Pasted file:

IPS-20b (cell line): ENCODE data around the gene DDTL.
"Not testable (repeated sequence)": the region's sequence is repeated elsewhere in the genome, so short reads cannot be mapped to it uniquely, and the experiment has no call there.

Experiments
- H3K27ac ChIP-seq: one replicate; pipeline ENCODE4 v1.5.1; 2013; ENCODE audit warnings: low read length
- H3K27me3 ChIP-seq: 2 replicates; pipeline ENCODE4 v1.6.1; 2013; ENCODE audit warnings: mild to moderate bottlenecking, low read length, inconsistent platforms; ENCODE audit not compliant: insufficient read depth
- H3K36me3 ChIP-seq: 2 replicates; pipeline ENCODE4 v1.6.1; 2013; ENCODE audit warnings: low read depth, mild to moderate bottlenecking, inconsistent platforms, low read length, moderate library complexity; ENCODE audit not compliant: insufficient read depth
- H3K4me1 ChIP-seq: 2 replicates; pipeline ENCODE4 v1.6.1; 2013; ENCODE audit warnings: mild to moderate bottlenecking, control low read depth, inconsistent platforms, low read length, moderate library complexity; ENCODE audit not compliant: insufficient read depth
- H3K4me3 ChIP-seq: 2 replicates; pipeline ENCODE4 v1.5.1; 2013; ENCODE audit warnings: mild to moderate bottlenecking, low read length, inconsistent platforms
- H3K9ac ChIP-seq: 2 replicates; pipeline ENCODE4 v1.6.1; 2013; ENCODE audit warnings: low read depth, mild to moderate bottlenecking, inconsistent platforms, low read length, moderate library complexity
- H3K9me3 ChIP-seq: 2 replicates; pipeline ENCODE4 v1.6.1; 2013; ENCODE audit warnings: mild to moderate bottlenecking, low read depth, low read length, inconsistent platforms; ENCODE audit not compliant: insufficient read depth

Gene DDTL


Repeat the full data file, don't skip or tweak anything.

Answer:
IPS-20b (cell line): ENCODE data around the gene DDTL.
"Not testable (repeated sequence)": the region's sequence is repeated elsewhere in the genome, so short reads cannot be mapped to it uniquely, and the experiment has no call there.

Experiments
- H3K27ac ChIP-seq: one replicate; pipeline ENCODE4 v1.5.1; 2013; ENCODE audit warnings: low read length
- H3K27me3 ChIP-seq: 2 replicates; pipeline ENCODE4 v1.6.1; 2013; ENCODE audit warnings: mild to moderate bottlenecking, low read length, inconsistent platforms; ENCODE audit not compliant: insufficient read depth
- H3K36me3 ChIP-seq: 2 replicates; pipeline ENCODE4 v1.6.1; 2013; ENCODE audit warnings: low read depth, mild to moderate bottlenecking, inconsistent platforms, low read length, moderate library complexity; ENCODE audit not compliant: insufficient read depth
- H3K4me1 ChIP-seq: 2 replicates; pipeline ENCODE4 v1.6.1; 2013; ENCODE audit warnings: mild to moderate bottlenecking, control low read depth, inconsistent platforms, low read length, moderate library complexity; ENCODE audit not compliant: insufficient read depth
- H3K4me3 ChIP-seq: 2 replicates; pipeline ENCODE4 v1.5.1; 2013; ENCODE audit warnings: mild to moderate bottlenecking, low read length, inconsistent platforms
- H3K9ac ChIP-seq: 2 replicates; pipeline ENCODE4 v1.6.1; 2013; ENCODE audit warnings: low read depth, mild to moderate bottlenecking, inconsistent platforms, low read length, moderate library complexity
- H3K9me3 ChIP-seq: 2 replicates; pipeline ENCODE4 v1.6.1; 2013; ENCODE audit warnings: mild to moderate bottlenecking, low read depth, low read length, inconsistent platforms; ENCODE audit not compliant: insufficient read depth

Gene DDTL